their effort to understand the observable universe, scientists believe
many assumptions are unnecessary.
These include postulating 1) the existence of God, 2) the
universe had a Creator, 3) there is an intelligent design or meaning
behind it, 4) God and His agents can work miracles, and 5) vital spirits
and souls are associated with living things.
So these have no place in astrophysicists' Big Bang Theory, in
their accounts of roughly nine billion years of physical evolution that
preceded formation of the Earth 4.6 billion years ago, nor in
biologists' theories of the origin of terrestrial life nearly
four billion years ago and its subsequent evolution producing such diversity
of living things.
In collecting the data from which his theory of evolution
emerged, Darwin was especially interested in beetles.
Entomologists have now described over 350,000 different beetle
species, and millions more are believed to exist.
Why so many? Those
who understand key concepts behind evolution, most notably random
mutations, natural selection, and geological time, have little
difficulty providing an explanation.
But why would God make so many of them? For centuries scientists have looked for signs of
intelligent design, proof of God's hands at work, etc. While they
recognize their framework is still evolving, as Nobel Prize winning
physicist Leon Lederman puts it, "The space available for God seems
to be shrinking."
Scientific materialists and vitalists differ most fundamentally
over what life is. The
former most basically require that living things be able to make copies
of themselves (replication), use matter and energy to regulate and
sustain themselves (homeostasis and metabolism), and repair errors that
may arise in their genetic or metabolic related structures.
Some extend that definition and require living things be made of
cells and they be able to reproduce and metabolize on their own—not
through the hijacking of some other organism's cellular machinery.
In contrast to such modern science conceptions of life, those
buying into vitalism build their definitions around the idea that living
things possess a vital spark, life force, or spirit.
Scientists have looked for a spiritual component to life:
comparing the weight of living things and dead corpses, investigating
such things as out of body experiences, near death experiences, reports
of auras around faith healers, séances in which mediums make contact
with the dead, and a wide range of paranormal experiences.
The consensus is no convincing evidence for it exists.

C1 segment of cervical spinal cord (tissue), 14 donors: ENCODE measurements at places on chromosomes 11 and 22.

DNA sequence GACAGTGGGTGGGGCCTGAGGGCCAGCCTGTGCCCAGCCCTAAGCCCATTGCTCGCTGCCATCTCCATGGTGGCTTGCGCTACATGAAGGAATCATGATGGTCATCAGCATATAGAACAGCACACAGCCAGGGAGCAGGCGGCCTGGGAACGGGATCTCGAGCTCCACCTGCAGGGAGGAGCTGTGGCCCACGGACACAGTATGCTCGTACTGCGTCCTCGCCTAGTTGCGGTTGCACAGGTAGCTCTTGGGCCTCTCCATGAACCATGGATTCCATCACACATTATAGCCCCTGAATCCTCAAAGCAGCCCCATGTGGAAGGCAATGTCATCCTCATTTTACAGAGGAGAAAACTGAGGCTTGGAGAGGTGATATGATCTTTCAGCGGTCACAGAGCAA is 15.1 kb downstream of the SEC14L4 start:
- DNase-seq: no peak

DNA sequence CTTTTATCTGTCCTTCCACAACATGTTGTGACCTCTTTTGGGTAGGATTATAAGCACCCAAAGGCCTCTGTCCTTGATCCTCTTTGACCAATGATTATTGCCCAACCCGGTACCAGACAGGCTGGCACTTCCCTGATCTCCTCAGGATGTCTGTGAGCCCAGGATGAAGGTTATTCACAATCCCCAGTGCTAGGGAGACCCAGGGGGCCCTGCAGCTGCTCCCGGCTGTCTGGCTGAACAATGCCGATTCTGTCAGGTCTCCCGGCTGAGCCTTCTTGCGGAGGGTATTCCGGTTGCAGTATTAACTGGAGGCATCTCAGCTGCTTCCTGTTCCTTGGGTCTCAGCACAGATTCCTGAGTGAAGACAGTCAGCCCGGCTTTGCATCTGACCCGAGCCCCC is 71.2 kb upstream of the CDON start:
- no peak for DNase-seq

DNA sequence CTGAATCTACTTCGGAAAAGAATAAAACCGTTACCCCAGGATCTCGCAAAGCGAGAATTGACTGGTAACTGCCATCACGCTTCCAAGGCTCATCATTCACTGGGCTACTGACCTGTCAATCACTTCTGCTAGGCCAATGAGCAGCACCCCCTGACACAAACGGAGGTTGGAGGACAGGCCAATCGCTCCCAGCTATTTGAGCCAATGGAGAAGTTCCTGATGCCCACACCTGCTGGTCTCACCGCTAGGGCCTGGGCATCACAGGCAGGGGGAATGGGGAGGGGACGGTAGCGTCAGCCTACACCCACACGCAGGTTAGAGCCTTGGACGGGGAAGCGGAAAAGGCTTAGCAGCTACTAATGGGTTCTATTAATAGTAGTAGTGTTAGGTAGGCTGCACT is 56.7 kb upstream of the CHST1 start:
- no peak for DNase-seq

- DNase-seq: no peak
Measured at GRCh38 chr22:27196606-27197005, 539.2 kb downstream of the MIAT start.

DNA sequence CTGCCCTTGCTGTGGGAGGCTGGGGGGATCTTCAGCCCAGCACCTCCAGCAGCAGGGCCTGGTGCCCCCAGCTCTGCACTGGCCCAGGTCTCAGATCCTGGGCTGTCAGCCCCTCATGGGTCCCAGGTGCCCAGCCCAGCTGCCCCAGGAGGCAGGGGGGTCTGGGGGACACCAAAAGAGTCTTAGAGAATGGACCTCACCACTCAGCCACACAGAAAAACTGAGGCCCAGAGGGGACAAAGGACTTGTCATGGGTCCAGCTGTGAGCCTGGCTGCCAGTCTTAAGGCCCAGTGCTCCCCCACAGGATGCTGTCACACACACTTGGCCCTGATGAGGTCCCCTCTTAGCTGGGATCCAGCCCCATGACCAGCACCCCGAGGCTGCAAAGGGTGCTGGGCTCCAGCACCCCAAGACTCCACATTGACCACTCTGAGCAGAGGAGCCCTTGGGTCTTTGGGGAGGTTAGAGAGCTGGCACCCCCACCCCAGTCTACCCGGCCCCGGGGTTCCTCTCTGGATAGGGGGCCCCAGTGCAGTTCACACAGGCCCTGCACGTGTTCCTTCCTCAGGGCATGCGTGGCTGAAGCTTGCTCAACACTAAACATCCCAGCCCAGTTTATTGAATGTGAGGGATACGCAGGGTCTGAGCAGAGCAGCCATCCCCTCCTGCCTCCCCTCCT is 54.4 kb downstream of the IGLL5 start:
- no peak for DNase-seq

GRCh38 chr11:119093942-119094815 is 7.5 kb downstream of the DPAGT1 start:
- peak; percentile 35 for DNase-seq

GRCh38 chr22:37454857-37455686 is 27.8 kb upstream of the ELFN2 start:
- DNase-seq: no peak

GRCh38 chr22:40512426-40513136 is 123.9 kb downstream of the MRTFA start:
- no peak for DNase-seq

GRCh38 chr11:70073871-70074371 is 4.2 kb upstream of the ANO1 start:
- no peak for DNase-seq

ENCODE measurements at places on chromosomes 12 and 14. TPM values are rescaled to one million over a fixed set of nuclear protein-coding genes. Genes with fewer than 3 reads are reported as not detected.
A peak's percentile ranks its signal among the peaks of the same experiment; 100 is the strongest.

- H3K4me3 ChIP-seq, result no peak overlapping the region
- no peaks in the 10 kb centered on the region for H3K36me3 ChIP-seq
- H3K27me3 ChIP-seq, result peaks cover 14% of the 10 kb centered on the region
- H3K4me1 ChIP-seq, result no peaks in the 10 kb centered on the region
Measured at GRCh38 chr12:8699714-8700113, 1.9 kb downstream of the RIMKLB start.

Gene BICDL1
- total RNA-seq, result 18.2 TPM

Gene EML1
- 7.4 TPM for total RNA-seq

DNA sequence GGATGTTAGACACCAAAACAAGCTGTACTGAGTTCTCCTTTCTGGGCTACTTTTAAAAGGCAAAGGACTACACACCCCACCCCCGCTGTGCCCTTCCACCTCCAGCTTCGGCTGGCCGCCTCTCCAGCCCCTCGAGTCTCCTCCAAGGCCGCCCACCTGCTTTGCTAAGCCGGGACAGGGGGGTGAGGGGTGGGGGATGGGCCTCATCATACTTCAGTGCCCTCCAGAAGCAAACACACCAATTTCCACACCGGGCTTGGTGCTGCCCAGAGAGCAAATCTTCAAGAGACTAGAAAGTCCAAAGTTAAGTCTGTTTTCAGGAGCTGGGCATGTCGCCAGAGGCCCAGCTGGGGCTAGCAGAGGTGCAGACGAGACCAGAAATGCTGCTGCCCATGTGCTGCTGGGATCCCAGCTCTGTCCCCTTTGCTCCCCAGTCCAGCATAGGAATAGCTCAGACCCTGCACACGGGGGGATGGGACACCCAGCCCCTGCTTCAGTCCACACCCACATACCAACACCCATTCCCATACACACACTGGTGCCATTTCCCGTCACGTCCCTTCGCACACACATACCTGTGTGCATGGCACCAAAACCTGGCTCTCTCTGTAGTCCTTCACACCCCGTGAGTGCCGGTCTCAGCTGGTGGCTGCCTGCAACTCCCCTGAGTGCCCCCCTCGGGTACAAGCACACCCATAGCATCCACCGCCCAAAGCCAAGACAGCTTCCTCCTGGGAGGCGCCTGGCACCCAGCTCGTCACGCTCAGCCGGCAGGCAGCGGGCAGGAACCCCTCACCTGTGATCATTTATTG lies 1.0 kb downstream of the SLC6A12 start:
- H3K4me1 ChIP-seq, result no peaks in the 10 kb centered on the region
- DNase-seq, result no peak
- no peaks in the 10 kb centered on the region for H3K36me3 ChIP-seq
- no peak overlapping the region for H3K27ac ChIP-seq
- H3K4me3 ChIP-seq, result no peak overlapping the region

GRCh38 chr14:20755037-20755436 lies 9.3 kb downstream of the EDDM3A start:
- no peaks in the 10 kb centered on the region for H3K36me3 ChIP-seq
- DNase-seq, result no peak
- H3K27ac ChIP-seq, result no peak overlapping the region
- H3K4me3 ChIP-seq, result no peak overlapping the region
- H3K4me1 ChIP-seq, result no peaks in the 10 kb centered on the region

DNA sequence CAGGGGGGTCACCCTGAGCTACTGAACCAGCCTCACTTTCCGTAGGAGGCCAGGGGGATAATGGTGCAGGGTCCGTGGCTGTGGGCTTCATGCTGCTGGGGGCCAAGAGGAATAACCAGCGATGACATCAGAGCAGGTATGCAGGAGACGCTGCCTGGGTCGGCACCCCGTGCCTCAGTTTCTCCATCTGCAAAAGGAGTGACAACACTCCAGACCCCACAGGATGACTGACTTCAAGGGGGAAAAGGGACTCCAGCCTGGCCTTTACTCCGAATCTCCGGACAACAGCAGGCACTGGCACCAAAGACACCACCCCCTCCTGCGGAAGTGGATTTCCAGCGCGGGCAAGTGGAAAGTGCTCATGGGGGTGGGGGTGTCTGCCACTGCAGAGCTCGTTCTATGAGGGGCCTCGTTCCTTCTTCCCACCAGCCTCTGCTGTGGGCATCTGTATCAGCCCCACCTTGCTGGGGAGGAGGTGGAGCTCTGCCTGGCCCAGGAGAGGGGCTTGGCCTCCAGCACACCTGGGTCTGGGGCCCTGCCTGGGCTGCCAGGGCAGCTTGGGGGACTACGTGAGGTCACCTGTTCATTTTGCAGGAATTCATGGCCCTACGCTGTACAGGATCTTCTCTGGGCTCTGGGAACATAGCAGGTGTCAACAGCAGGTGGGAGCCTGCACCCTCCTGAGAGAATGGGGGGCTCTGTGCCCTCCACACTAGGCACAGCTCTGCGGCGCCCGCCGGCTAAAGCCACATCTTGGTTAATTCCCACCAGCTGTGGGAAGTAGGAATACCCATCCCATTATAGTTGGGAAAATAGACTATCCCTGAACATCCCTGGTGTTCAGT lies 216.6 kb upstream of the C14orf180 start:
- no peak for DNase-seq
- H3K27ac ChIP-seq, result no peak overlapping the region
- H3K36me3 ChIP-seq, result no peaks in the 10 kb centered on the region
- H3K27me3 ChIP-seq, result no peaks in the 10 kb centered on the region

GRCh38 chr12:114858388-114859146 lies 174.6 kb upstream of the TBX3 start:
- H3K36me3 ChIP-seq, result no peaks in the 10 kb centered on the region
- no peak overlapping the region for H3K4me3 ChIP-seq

Some feel human spirituality exists only in the mind.
Indeed, researchers have triggered intense feelings of spiritual
transcendence using electrodes to stimulate certain regions in the
brain. At Harvard, they've
built a model of what they think the first cell was like. Others expect
to create life in the lab some day soon.
Want a recipe? See Figure #5a!
#5B: Just as scientists struggle to define life,
vitalists have different conceptions of what spirit is.
Some conceive of it in a way that is potentially measurable: as
an animating principle or vital
force that gives life to organisms.
It accounts for the difference between a living being and a
corpse. While spirit is
sometimes considered synonymous with soul, for many this latter term
implies having an immortal existence—something not necessarily
attributed to spirits. Many
connect spirit with apparitions, ghosts, demons, sprites, or
supernatural beings— with God falling in this last category.
It should be noted some conceptions of spirituality, particularly
those of mystics (see worldview theme #7), imagine all individual
spirits interconnecting to form greater unity, oneness, Cosmic Mind,
It seems that if something can't be measured, scientists don't
believe it exists. Not
surprisingly they haven't found evidence of spirits since these are
often thought of as the "non-physical,
non-quantifiable substance or energy present in living things."
In rebutting Lederman's above statement, physicist and Anglican
priest John Polkinghorne suggests, "God may act in subtle ways that
are hidden from physical science."
Biological scientists face challenges—notably answering cri-tics
of evolution (see Figure #5b) and providing a detailed account of the
origin of life. Lacking that, how can they be so unequivocally sure that
production of complex living structures
require a Creator’s purpose driven vital impulse? With respect to
psychology—which originally referred to "study of the soul"
but now is the nearly exclusive domain of scientific materialists—its
great unsolved problem involves providing a detailed account of what
human consciousness is and the mechanism by which it functions.
Until scientists can do this, how can they be so sure
consciousness is not what it has long been thought to be, namely "a
process not a thing, held by religious tradition to reside in the soul
or spirit, and identified with self awareness?"
Overwhelming anecdotal evidence exists
for a real spiritual presence in human beings and for events that cannot
be explained using the scientific conceptual framework.
Stories of prophetic dreams, the presence of ghosts, angels and
super-natural beings, and legends of miracles abound throughout history. More recently, reports of thousands of people, many
declared clinically dead, who survived a near death experience show an
impressive consistency that cuts
across cultural and religious boundaries.
They include many things science can't explain.
People whose perception is not restricted to what the five
ordinary senses reveal but who also rely on an intuitive sense are most
likely to connect with their spiritual essence. As Gary Zukav puts it, "When a multisensory
personality looks inside itself, it...comes to experience the energy of
This Really What Life is All About?
Figure #5b Questioning Evolution
Natural Selection, Random Variation
a Complex Structure Like an Eye?